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Job openings fell more than expected in March to lowest in nearly two years


An employee hiring sign with a QR code is seen in a window of a business in Arlington, Virginia, April 7, 2023.

Elizabeth Frantz | Reuters

Employment openings pulled back further in March, hitting a nearly two-year low in a sign that the ultra-tight U.S. jobs market is loosening up and possibly putting less pressure on inflation, the Labor Department reported Tuesday.

The department’s Job Openings and Labor Turnover Survey showed that job vacancies totaled 9.59 million for the month, down from 9.97 million in February and below the FactSet estimate for 9.64 million.

Though the data set runs a month behind the nonfarm payrolls number, the Federal Reserve watches the JOLTS report closely for signs of labor slack. A lower number is positive for inflation as it indicates less pressure on wages and could ease pressure on the Fed to continue raising interest rates.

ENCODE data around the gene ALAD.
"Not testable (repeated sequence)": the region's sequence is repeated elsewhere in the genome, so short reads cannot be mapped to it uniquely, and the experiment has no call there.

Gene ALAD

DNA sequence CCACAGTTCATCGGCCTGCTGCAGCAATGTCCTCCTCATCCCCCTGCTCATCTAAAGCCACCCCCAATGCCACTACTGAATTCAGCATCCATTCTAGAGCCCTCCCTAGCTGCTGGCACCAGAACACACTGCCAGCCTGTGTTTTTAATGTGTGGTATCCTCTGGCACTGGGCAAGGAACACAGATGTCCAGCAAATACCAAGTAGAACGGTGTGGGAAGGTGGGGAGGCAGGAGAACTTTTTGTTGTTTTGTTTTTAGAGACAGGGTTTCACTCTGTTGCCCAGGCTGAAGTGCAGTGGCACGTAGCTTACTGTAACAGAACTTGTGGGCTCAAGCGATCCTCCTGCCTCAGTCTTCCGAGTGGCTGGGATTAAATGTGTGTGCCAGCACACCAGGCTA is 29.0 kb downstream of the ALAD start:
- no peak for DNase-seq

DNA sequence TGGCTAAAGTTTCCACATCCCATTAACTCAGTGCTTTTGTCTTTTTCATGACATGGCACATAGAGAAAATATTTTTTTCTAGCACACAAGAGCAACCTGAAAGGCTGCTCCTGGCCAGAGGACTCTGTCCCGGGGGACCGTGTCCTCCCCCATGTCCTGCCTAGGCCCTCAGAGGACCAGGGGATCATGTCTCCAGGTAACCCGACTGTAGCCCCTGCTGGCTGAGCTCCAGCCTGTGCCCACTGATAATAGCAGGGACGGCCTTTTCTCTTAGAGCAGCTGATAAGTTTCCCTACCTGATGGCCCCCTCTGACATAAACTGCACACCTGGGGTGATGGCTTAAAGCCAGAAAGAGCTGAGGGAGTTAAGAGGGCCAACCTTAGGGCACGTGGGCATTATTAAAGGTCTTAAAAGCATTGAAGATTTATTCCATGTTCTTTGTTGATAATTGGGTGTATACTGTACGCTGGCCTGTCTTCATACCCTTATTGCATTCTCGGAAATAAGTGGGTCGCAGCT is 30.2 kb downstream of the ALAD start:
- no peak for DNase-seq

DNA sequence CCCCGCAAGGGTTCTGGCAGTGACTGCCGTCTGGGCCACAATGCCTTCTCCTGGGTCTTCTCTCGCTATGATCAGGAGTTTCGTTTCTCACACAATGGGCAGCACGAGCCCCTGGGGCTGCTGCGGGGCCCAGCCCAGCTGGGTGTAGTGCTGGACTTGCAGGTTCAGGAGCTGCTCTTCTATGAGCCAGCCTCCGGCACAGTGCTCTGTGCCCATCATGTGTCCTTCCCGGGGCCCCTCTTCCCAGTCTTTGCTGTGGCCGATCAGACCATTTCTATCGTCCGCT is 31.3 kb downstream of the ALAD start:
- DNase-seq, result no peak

However, stocks fell following the release, with the Dow Jones Industrial Average down more than 400 points on the session. A separate report from the Commerce Department at the same time showed orders for manufactured goods increased 0.9% in March, less than the 1.3% estimate.

The level of job vacancies was the lowest total since April 2021 and cut the ratio of open jobs to available workers to 1.6 to 1 after being around 2 to 1 for most of the past two years or so.

Quits, which are considered a measure of worker confidence in the ability to leave one’s job and find another, declined by 129,000 to 3.85 million, the lowest level since May 2021 amid what had been dubbed the “Great Resignation.”

Hires for the month were unchanged at 6.15 million, while separations rose slightly.

The release comes as the Fed began its two-day policy meeting Tuesday. Markets are assigning a nearly 100% probability that the central bank on Wednesday will announce a 0.25 percentage point interest rate increase.

Source: CNBC